I’ve decided to enter my favorite photo from this summer in a photography contest held by AIA St. Louis.
The photograph was taken on Ponte Vecchio in Florence, looking west up the Arno River, with my Canon PowerShot SX210 point-and-shoot camera. What I’m really excited about, though, is that tonight I finally decided on a title for the photo: “strizzata di Vecchio.”
It’s a pun on “strizzata d’occhio,” one of the two Italian ways to say the word “wink,” which translates literally to squeeze (or squint) of the eye. For a while I had been kicking around the idea of naming the photo after something like a wink; lighting flashes are in many ways similar to a wink. Both happen so quickly that by the time you notice it, it’s over — yet the power of the gesture outlives the moment of its execution. Both can be exhilarating, both can be beautiful, both can be menacing.
This photo was almost titled “Wink of God,” because of the juxtaposition of a man-built, artificial environment that has survived for centuries alongside a natural entity that embodies a brute enough force to bring a city to its knees.
I didn’t title the photo “Wink of God” because it would equate this image (as well as the image of God) to a scheming Hollywood villain’s menacing wink right into the camera at the audience, just as he begins to carry out his evil plan. I prefer not to think of God as a scheming Hollywood villain.
Replacing “occhio” (eye) with Vecchio, which means “old” (Ponte Vecchio translates to Old Bridge), the meaning of the phrase becomes “wrung out of the old.”
“strizzata di Vecchio (wrung from the Old)” – a title that shifts focus off of the lightning and onto the city, onto the architecture. The energy of a lightning flash is temporal. It happens so quickly that by the time you notice it, it’s over. But the energy of a space, or the energy of a series of spaces organized into building, or the energy of many buildings that have aggregated into a city: at the time you notice it, it’s a beginning. As years turn to centuries this energy charged and accumulated slowly, patiently waiting for an engaged mind to walk these historic streets and explore its spaces firsthand, waiting to be wrung out of the old and released all at once like a flash of lightning – this kind of discovery is an energy that this image only begins to capture.
How much more perfectly appropriate could this photo’s location be, of all places in the world to capture such an image than in the heart of Florence, the jewel of the Renaissance? Was this coincidence? Perhaps this is, after all, a wink of God?
This photo was previously published in Make No Small Plans II: A Different City Every Night, a narrative of my travels through five Italian cities in one weekend.
Link to Gruppo Satellite’s final project Yarn Theory
This time I visited Florence alone, with intent to see the Uffizi Gallery and Accademia Museum. These museums appealed to me because of their collections of Renaissance art.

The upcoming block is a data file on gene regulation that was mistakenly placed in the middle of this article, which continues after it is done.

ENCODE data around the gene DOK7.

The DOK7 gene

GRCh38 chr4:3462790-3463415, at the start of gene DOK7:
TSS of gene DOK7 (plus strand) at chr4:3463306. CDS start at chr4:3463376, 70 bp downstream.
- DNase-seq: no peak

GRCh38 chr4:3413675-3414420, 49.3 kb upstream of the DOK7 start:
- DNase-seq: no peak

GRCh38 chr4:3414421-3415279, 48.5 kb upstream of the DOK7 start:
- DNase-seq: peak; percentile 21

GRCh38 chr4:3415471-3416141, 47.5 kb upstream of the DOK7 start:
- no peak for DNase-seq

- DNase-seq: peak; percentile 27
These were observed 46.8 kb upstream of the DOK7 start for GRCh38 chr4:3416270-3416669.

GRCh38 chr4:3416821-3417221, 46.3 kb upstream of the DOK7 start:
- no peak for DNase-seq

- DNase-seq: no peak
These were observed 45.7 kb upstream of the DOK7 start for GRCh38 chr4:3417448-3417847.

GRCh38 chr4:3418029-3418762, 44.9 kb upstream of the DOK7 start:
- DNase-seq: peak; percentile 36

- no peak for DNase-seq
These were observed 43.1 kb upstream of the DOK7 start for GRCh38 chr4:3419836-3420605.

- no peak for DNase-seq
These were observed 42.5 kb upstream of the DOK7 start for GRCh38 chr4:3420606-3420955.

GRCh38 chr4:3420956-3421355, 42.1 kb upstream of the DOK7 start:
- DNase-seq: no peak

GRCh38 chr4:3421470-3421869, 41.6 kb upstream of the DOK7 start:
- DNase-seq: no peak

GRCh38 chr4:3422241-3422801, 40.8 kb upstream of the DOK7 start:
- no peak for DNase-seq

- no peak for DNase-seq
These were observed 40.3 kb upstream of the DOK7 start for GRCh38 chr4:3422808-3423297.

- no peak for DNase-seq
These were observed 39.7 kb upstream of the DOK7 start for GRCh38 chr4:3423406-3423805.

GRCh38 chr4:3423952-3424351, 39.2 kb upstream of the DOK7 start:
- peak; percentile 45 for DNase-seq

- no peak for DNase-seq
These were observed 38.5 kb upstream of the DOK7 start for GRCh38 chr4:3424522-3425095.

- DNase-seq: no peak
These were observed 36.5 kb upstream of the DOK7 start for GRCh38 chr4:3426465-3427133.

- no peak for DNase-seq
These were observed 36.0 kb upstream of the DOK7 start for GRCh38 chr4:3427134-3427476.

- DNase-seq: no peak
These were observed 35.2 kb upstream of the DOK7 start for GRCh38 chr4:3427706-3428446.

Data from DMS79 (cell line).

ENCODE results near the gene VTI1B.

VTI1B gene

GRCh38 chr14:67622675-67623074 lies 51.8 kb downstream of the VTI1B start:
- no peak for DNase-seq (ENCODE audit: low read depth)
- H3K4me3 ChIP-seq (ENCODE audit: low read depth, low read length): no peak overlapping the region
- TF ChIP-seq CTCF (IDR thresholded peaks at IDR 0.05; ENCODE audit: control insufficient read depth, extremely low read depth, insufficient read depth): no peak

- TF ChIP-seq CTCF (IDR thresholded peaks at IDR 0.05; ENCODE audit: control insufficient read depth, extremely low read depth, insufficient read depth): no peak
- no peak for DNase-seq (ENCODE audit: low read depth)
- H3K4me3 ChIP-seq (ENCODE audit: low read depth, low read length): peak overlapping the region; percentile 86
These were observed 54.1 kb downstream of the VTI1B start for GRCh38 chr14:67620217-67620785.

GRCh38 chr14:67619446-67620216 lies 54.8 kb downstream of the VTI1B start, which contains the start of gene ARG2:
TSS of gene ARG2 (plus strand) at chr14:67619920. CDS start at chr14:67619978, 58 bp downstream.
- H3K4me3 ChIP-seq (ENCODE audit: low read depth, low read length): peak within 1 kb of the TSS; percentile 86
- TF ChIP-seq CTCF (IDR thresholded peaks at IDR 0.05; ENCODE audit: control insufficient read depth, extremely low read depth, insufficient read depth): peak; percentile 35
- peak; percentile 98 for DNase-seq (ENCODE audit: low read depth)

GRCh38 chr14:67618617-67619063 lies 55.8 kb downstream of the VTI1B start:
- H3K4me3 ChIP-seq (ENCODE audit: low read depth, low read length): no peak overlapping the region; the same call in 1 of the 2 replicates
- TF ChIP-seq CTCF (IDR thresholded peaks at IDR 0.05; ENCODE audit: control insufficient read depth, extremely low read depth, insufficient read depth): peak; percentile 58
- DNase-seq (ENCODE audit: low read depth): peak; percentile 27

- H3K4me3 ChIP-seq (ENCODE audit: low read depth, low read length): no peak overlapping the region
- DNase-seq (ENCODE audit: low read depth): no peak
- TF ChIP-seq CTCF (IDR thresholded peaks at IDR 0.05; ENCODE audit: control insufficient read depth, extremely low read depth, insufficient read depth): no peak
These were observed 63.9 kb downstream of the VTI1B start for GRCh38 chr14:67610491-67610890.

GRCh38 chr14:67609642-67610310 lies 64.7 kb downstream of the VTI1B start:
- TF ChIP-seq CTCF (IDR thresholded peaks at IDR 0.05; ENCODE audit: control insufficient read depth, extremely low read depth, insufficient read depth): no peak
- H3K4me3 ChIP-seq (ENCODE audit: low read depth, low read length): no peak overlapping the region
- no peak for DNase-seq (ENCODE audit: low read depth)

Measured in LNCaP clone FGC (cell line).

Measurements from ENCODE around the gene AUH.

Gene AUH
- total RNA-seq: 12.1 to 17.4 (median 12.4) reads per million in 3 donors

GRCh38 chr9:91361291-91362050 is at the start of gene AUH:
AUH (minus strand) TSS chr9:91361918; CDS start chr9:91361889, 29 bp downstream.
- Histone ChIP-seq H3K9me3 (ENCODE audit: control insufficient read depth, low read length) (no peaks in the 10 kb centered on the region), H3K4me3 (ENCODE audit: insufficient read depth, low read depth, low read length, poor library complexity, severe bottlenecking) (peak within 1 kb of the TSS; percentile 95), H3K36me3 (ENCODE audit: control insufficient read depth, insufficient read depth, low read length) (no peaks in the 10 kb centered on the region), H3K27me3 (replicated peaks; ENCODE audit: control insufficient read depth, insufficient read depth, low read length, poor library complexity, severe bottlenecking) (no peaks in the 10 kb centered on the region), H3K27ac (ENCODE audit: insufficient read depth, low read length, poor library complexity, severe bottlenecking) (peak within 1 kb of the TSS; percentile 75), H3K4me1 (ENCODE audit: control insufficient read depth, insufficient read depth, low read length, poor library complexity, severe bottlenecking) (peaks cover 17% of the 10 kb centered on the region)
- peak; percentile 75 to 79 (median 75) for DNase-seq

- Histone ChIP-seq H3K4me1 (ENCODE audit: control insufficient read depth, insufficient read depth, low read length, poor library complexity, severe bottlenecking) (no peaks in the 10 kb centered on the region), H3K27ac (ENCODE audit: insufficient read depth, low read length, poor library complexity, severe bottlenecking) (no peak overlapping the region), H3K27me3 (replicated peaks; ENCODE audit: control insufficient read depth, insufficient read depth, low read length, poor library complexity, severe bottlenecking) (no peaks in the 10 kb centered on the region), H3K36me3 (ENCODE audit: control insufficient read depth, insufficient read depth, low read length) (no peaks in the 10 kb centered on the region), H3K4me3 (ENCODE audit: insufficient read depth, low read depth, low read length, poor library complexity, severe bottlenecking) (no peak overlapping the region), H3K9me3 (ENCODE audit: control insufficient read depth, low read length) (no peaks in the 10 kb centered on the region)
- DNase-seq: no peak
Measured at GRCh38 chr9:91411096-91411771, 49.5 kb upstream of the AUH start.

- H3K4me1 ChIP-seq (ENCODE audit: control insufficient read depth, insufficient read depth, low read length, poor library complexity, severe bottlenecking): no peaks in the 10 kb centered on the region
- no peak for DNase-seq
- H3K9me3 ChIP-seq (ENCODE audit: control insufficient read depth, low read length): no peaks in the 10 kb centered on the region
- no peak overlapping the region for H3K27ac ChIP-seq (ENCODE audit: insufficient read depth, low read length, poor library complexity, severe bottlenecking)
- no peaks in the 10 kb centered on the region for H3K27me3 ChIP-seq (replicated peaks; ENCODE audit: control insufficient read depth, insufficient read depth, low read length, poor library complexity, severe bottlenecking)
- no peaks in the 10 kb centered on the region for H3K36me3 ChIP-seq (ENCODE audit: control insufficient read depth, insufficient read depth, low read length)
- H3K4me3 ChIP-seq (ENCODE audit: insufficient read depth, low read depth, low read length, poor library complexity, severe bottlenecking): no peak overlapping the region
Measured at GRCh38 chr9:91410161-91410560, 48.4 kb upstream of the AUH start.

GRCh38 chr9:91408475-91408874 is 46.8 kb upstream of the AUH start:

I’d be lying if I stated that I wanted to visit the Uffizi Gallery for any reason beyond a gander at Botticelli’s Birth of Venus, which I remembered being a big deal when we talked about it when I took an art history class as a senior in high school. While I sat on the bus that morning at 7am (I have no idea how I gathered the energy to wake up early enough to get into Florence at the museum’s opening) I did some reading on other Renaissance paintings in the collection and was surprised to recall several other works I studied in the same class four years ago.
Overall, the museum’s painting collection spanned the entire Renaissance, and the works are displayed roughly chronologically which make tracking the progress of techniques like perspective extremely easy for the viewer. I could write another novel-length post just on that, but I suppose I’ll save you the trouble…
Birth of Venus blew my mind.
Now that I knew a little bit of the kind of patience it takes to do watercolor paintings (and it takes a LOT), I had a new respect for the art form, and oil painting is that much more difficult time consuming. There was something beautifully lifelike about Birth of Venus; the cool, calm, and purely innocent expression of her face, the gentle, supple gradients of her skin and the curls in her hair, the lightness of the suspension of the flowers and leaves in midair. I think I fell in love.
Fun fact (and hopefully this isn’t most of the reason I wanted to see the painting in the first place): Some of the earlier versions of Adobe Illustrator feature a vector image of a close-up of Venus’ face and curly hair on the software’s splash screen. Adobe used Botticelli’s painting as a sort of test subject and publicity image because of the potential in the painting for Illustrator’s gradient capabilities. Click for a history of Adobe Illustrator splash screens.
The next stop on my morning visit was the Accademia Museum, the holding place for my homeboy Michelangelo’s David. Apparently, no visit to Florence is complete without a visit to David. It was definitely worth seeing; you turn a corner as soon as you enter the museum to see him standing under a dome at the end of a long hallway with a vaulted ceiling. The experience of seeing just that was really something spectacular, but even more intriguing to me were the halfway-finished sculptures of Michelangelo’s that lined the hallway (called Prisoners, because of the way that their unfinished state makes them look trapped inside the block of marble out of which they will forever be in the process of emerging).